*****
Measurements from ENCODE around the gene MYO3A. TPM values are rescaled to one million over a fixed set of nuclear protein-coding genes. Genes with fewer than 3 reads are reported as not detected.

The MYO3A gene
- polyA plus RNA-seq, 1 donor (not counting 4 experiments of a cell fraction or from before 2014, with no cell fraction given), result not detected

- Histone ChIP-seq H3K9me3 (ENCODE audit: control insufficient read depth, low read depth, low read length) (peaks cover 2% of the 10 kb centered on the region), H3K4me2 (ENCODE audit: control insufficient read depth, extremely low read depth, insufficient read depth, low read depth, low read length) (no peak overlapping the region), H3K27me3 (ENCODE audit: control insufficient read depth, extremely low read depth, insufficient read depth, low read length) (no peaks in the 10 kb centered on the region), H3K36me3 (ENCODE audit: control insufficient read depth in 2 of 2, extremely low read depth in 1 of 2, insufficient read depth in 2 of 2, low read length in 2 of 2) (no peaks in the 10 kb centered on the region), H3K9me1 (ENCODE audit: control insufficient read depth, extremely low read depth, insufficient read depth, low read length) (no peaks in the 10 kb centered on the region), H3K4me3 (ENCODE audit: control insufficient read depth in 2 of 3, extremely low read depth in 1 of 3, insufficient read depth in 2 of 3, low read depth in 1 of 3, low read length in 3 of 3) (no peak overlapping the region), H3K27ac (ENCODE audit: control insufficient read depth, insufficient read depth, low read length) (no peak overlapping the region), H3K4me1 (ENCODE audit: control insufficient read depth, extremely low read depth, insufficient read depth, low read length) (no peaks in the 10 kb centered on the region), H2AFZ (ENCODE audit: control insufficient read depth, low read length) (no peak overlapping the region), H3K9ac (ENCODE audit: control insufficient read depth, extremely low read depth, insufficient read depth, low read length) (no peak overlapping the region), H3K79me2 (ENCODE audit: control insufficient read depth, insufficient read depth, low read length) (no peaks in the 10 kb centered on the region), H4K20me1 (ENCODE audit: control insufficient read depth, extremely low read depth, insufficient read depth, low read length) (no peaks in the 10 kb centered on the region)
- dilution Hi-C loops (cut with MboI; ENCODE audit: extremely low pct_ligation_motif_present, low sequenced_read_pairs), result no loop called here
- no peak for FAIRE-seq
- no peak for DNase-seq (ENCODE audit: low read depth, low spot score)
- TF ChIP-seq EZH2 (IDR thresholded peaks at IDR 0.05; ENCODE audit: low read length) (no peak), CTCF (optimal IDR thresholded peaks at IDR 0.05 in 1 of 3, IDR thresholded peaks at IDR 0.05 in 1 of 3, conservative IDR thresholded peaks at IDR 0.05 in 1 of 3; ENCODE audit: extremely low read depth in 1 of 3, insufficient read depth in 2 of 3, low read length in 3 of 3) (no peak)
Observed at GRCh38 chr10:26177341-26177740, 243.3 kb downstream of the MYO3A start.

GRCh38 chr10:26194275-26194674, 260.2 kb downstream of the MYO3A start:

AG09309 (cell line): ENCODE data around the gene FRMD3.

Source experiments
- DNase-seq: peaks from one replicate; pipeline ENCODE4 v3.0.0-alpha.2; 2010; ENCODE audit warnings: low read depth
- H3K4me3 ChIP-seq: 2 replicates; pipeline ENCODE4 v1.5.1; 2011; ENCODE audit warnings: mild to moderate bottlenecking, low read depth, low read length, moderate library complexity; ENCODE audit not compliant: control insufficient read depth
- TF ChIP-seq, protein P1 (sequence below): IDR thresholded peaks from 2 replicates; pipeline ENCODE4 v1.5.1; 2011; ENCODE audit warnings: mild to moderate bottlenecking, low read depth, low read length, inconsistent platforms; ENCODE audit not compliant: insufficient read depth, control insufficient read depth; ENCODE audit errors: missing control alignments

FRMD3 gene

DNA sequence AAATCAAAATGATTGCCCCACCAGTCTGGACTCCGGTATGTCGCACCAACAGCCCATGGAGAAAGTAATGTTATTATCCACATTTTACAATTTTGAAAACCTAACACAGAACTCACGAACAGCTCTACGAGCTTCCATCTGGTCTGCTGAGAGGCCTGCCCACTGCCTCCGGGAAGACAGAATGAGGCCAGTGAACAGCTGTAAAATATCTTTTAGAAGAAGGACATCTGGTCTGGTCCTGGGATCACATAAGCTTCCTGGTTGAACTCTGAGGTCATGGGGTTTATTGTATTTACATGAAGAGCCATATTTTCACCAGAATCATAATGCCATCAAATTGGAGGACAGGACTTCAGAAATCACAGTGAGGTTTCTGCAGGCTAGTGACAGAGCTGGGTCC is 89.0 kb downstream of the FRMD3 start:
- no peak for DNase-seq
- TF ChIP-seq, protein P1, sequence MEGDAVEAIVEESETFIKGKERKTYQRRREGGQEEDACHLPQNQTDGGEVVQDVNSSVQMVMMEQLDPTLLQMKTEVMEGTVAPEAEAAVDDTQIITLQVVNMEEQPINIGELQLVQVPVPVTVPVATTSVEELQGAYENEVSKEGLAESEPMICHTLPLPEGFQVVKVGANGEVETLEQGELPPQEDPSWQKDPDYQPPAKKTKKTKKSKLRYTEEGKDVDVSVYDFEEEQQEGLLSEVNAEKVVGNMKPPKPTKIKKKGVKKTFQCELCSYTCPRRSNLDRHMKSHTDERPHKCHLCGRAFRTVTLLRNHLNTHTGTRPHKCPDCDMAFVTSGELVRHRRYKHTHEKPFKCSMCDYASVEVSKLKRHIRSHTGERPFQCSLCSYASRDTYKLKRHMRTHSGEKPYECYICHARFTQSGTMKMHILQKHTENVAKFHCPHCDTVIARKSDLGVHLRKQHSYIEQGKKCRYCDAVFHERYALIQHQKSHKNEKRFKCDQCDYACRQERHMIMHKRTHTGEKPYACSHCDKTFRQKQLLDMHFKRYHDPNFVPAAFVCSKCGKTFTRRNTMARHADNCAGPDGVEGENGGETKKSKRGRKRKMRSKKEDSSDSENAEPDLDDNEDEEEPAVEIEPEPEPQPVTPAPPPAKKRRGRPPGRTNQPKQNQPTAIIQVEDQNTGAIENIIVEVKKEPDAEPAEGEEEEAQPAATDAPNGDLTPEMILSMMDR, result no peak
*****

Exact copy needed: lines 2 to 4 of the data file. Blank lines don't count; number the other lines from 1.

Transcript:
The MYO3A gene
- polyA plus RNA-seq, 1 donor (not counting 4 experiments of a cell fraction or from before 2014, with no cell fraction given), result not detected

- Histone ChIP-seq H3K9me3 (ENCODE audit: control insufficient read depth, low read depth, low read length) (peaks cover 2% of the 10 kb centered on the region), H3K4me2 (ENCODE audit: control insufficient read depth, extremely low read depth, insufficient read depth, low read depth, low read length) (no peak overlapping the region), H3K27me3 (ENCODE audit: control insufficient read depth, extremely low read depth, insufficient read depth, low read length) (no peaks in the 10 kb centered on the region), H3K36me3 (ENCODE audit: control insufficient read depth in 2 of 2, extremely low read depth in 1 of 2, insufficient read depth in 2 of 2, low read length in 2 of 2) (no peaks in the 10 kb centered on the region), H3K9me1 (ENCODE audit: control insufficient read depth, extremely low read depth, insufficient read depth, low read length) (no peaks in the 10 kb centered on the region), H3K4me3 (ENCODE audit: control insufficient read depth in 2 of 3, extremely low read depth in 1 of 3, insufficient read depth in 2 of 3, low read depth in 1 of 3, low read length in 3 of 3) (no peak overlapping the region), H3K27ac (ENCODE audit: control insufficient read depth, insufficient read depth, low read length) (no peak overlapping the region), H3K4me1 (ENCODE audit: control insufficient read depth, extremely low read depth, insufficient read depth, low read length) (no peaks in the 10 kb centered on the region), H2AFZ (ENCODE audit: control insufficient read depth, low read length) (no peak overlapping the region), H3K9ac (ENCODE audit: control insufficient read depth, extremely low read depth, insufficient read depth, low read length) (no peak overlapping the region), H3K79me2 (ENCODE audit: control insufficient read depth, insufficient read depth, low read length) (no peaks in the 10 kb centered on the region), H4K20me1 (ENCODE audit: control insufficient read depth, extremely low read depth, insufficient read depth, low read length) (no peaks in the 10 kb centered on the region)